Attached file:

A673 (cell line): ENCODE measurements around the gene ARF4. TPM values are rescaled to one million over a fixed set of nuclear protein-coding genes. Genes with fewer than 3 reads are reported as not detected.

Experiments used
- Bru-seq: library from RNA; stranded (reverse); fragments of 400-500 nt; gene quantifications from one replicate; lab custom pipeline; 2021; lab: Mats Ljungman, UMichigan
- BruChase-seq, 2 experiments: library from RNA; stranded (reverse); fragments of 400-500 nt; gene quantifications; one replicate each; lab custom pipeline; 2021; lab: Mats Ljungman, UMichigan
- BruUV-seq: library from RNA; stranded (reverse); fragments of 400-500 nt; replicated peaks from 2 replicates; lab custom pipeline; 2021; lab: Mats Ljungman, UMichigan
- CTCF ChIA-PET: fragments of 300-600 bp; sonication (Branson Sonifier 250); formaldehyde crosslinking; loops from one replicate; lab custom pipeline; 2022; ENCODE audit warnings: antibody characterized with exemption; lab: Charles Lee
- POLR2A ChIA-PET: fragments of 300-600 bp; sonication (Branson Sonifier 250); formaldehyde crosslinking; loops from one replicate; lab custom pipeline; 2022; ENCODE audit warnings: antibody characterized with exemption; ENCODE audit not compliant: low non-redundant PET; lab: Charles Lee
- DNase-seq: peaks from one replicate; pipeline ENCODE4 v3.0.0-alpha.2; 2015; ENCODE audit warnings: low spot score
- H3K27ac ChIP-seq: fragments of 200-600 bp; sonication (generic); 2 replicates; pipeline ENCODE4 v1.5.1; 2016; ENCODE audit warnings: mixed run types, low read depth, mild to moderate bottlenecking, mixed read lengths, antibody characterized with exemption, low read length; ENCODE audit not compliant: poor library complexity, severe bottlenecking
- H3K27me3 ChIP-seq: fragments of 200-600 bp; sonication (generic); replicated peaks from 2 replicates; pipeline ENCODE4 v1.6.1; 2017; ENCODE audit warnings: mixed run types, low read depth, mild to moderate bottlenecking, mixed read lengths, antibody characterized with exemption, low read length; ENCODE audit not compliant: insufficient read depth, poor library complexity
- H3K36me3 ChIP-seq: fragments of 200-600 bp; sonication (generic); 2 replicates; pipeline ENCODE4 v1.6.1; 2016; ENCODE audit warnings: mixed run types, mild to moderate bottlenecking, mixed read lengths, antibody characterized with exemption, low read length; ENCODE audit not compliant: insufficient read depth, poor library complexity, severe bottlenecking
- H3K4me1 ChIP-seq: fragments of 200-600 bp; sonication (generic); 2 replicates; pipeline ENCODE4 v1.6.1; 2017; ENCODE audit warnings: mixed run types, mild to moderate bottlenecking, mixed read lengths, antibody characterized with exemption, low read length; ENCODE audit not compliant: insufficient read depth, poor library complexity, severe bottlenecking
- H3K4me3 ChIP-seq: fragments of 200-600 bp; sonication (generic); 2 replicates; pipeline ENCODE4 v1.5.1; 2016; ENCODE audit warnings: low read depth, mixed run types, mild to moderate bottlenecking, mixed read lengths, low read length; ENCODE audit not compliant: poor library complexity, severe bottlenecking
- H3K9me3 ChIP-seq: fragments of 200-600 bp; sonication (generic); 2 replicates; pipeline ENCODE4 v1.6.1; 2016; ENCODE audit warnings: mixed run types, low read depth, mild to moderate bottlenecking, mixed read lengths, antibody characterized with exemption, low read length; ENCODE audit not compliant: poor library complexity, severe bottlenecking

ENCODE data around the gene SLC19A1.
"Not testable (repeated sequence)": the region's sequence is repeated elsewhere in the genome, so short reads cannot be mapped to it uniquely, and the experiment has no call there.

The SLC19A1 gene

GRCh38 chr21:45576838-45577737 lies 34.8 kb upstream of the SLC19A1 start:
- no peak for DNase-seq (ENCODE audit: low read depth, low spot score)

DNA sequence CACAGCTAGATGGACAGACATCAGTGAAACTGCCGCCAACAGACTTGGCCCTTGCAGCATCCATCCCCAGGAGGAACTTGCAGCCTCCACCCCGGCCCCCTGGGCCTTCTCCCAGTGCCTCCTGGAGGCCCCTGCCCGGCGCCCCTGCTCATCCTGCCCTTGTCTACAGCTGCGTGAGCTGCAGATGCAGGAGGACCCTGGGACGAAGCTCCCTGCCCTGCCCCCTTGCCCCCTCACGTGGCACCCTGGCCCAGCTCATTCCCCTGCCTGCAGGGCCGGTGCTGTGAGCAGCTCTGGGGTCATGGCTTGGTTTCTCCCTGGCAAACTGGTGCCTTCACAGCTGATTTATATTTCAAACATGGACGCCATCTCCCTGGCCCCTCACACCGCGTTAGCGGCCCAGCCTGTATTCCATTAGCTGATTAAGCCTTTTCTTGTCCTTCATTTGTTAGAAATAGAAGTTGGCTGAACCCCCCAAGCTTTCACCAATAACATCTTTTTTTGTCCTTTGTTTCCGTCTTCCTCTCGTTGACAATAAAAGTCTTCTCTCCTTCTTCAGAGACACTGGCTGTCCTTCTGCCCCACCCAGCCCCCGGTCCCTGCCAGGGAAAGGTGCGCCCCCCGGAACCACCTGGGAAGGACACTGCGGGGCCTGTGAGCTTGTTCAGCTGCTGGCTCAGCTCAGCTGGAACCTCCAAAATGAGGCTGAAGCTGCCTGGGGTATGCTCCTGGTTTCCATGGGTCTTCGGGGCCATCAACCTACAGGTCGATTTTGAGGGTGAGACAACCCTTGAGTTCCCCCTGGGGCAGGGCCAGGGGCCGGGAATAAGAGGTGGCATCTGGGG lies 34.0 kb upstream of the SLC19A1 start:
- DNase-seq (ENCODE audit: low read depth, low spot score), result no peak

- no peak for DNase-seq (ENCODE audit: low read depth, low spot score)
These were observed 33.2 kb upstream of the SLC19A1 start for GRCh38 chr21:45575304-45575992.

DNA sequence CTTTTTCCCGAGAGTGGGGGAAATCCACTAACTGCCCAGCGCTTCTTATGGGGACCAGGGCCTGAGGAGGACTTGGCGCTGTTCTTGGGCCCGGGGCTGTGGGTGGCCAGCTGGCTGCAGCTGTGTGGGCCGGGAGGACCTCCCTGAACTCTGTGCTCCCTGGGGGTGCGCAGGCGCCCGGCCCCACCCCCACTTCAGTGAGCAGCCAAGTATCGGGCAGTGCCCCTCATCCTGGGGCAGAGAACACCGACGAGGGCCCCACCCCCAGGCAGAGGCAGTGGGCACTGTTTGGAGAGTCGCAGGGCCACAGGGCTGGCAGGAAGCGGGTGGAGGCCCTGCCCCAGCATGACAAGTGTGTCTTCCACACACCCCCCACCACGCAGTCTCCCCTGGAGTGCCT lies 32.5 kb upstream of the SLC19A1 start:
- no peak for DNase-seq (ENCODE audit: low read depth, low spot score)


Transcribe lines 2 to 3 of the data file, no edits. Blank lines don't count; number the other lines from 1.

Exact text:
Experiments used
- Bru-seq: library from RNA; stranded (reverse); fragments of 400-500 nt; gene quantifications from one replicate; lab custom pipeline; 2021; lab: Mats Ljungman, UMichigan